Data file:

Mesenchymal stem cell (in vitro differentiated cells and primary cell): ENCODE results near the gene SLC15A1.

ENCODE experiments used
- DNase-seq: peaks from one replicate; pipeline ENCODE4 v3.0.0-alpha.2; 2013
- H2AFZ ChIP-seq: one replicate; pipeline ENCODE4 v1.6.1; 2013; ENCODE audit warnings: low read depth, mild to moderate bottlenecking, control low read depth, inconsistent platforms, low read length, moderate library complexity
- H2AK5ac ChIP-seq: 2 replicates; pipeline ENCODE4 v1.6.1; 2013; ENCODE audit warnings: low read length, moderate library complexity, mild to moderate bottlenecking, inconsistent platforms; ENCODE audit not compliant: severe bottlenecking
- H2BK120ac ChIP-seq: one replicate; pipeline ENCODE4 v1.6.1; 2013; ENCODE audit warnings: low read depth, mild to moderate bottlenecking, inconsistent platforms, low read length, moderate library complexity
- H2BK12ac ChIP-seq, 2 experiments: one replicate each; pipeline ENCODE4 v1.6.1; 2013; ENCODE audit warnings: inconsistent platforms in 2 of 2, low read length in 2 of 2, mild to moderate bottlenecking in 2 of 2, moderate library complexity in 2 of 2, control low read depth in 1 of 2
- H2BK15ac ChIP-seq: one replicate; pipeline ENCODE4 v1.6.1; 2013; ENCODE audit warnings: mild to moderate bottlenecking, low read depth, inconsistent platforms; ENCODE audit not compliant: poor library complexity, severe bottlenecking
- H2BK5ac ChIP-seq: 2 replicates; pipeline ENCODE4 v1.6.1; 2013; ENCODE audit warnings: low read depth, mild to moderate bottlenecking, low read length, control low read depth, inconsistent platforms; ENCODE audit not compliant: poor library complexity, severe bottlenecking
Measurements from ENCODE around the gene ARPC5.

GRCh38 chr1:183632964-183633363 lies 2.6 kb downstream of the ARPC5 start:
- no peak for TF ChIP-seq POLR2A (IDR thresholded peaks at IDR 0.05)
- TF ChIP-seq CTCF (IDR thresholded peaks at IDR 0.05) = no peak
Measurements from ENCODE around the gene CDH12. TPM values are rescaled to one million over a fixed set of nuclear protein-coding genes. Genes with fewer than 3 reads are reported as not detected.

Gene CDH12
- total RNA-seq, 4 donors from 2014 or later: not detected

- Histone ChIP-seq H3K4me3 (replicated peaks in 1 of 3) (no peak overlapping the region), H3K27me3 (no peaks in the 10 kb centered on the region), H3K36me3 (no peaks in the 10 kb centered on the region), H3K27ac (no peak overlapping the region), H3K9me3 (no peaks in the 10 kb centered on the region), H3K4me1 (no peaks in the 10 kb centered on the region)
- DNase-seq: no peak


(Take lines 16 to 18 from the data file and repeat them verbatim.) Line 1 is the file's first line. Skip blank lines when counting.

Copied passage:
- total RNA-seq, 4 donors from 2014 or later: not detected

- Histone ChIP-seq H3K4me3 (replicated peaks in 1 of 3) (no peak overlapping the region), H3K27me3 (no peaks in the 10 kb centered on the region), H3K36me3 (no peaks in the 10 kb centered on the region), H3K27ac (no peak overlapping the region), H3K9me3 (no peaks in the 10 kb centered on the region), H3K4me1 (no peaks in the 10 kb centered on the region)
- DNase-seq: no peak